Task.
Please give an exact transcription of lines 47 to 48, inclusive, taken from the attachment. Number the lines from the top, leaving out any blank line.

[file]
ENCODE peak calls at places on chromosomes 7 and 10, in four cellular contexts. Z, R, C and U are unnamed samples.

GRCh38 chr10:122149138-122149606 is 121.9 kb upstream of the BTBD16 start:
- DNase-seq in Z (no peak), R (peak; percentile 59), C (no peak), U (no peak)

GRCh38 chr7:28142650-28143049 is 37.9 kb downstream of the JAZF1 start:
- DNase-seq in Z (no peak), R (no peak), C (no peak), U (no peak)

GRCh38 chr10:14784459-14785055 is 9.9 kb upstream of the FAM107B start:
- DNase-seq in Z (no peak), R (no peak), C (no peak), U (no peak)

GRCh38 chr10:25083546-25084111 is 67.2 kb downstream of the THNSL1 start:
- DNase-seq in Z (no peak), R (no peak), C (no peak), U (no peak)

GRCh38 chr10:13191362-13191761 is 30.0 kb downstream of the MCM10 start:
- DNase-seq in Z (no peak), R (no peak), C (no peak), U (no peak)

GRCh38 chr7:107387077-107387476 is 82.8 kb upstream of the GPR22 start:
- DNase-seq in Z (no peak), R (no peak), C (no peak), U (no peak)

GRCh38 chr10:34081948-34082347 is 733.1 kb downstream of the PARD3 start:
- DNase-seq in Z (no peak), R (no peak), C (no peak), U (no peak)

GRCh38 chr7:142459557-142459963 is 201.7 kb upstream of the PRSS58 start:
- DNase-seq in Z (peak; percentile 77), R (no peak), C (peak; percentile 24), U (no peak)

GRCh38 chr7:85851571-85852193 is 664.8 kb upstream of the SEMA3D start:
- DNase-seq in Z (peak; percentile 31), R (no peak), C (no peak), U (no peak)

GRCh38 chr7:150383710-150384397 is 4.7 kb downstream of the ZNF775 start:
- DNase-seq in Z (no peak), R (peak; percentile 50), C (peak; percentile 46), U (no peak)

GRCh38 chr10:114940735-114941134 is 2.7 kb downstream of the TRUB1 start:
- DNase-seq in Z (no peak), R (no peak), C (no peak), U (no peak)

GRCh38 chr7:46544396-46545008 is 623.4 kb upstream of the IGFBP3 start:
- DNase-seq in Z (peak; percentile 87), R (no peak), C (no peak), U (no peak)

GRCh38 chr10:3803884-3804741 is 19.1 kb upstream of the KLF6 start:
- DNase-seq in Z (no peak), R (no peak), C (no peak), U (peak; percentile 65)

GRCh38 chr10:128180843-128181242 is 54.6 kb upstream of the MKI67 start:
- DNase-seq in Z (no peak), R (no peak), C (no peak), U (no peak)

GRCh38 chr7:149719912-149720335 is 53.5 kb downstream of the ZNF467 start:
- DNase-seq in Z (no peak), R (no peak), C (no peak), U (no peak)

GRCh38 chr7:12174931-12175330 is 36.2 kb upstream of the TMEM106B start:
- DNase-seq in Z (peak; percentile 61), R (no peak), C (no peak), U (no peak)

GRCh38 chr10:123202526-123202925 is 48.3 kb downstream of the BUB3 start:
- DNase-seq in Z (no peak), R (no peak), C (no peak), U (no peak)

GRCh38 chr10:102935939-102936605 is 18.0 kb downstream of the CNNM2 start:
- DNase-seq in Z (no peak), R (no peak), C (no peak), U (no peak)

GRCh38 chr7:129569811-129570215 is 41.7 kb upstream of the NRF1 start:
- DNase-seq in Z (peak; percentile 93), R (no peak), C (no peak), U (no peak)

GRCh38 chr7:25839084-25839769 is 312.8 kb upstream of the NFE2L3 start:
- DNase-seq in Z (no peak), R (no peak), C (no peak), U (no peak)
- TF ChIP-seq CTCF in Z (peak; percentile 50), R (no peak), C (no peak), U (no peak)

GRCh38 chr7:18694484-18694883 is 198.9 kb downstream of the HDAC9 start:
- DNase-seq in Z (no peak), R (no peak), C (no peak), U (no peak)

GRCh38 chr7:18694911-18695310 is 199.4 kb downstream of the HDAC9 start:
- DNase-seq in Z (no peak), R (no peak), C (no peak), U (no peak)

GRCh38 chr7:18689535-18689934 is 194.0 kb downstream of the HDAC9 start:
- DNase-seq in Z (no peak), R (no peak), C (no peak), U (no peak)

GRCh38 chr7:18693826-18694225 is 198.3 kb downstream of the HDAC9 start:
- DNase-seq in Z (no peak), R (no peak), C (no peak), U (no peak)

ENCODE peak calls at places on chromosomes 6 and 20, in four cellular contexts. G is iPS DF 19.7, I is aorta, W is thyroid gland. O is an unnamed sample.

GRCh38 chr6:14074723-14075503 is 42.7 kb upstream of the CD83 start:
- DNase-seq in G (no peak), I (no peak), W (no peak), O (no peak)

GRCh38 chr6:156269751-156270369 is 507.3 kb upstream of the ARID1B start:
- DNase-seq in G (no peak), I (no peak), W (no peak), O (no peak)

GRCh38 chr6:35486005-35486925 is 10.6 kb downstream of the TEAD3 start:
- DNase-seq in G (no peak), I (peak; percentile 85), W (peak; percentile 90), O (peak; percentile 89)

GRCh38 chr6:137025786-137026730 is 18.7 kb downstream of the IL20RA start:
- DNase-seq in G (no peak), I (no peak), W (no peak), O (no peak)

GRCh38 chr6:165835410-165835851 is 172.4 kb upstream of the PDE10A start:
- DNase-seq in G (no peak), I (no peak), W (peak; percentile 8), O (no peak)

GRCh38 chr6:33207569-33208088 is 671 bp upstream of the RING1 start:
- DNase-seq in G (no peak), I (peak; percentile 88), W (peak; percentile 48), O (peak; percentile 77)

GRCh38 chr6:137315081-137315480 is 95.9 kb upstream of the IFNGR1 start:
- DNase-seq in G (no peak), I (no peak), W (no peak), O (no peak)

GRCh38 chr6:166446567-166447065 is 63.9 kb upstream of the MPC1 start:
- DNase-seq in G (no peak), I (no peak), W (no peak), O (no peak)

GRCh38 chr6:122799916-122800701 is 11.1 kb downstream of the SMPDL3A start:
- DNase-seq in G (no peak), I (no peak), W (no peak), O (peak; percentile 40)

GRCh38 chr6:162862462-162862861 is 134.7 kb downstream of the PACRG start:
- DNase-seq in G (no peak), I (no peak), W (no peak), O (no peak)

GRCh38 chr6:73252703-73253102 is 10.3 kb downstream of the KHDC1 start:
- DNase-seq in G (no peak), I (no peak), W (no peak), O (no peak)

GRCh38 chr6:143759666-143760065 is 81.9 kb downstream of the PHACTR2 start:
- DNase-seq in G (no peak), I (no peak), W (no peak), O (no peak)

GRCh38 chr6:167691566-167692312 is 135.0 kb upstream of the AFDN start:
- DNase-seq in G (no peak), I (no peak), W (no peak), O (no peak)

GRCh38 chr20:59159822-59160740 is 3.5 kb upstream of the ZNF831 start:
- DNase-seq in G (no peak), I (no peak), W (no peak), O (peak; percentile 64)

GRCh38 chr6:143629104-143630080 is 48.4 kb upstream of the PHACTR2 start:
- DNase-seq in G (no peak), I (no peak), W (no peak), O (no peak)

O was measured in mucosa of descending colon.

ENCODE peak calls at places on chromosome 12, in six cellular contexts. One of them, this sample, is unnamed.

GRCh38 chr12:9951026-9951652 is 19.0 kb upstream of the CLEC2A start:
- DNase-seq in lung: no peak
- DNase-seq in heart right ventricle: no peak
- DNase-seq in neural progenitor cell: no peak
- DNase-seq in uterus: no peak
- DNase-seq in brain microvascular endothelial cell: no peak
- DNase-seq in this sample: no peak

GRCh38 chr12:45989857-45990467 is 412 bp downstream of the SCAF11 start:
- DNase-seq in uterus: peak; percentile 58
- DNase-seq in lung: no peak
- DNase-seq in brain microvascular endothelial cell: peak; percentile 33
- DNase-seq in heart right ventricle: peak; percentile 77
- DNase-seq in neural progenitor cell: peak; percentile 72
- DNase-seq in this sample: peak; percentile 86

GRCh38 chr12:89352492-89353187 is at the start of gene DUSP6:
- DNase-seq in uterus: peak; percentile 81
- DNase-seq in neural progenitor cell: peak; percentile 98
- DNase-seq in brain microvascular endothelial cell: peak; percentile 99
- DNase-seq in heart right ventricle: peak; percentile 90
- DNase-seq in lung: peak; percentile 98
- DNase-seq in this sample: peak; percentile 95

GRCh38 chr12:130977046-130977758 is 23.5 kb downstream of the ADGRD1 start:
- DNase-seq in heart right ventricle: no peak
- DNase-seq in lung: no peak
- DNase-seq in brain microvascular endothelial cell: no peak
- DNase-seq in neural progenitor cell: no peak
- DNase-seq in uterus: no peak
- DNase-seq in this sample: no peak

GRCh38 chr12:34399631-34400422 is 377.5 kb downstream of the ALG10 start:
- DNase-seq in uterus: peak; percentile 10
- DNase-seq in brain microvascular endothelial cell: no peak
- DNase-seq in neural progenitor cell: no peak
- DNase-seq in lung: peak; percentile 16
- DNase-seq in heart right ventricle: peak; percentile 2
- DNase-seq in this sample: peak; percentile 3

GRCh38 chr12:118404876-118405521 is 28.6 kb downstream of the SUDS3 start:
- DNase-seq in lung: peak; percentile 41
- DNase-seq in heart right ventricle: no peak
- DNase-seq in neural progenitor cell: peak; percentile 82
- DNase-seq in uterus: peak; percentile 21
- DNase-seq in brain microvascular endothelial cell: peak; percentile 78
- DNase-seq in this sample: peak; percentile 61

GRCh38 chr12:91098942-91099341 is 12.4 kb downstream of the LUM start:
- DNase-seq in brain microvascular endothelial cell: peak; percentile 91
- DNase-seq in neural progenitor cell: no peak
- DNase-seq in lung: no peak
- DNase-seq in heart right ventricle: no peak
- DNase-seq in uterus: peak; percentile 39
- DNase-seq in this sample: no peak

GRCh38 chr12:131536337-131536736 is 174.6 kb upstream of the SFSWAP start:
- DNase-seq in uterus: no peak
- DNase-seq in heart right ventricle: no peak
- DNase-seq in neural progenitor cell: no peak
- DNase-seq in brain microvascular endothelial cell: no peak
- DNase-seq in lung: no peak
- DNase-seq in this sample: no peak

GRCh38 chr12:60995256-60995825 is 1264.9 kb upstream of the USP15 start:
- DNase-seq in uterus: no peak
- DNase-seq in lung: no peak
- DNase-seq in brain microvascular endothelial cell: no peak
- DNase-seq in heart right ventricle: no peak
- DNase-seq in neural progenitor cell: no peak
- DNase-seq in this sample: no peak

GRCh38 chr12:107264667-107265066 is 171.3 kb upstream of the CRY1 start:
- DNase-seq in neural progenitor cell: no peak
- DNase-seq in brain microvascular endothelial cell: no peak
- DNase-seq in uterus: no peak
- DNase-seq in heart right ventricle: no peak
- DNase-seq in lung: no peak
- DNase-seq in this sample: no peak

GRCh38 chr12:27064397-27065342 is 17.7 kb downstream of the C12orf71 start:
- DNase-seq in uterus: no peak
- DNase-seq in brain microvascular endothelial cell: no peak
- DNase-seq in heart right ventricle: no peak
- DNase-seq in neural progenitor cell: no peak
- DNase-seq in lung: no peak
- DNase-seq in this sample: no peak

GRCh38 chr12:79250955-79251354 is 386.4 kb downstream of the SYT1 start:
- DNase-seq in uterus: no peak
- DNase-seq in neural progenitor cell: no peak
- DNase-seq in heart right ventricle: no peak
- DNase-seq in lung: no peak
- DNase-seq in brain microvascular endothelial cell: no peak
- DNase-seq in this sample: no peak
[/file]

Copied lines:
GRCh38 chr7:18689535-18689934 is 194.0 kb downstream of the HDAC9 start:
- DNase-seq in Z (no peak), R (no peak), C (no peak), U (no peak)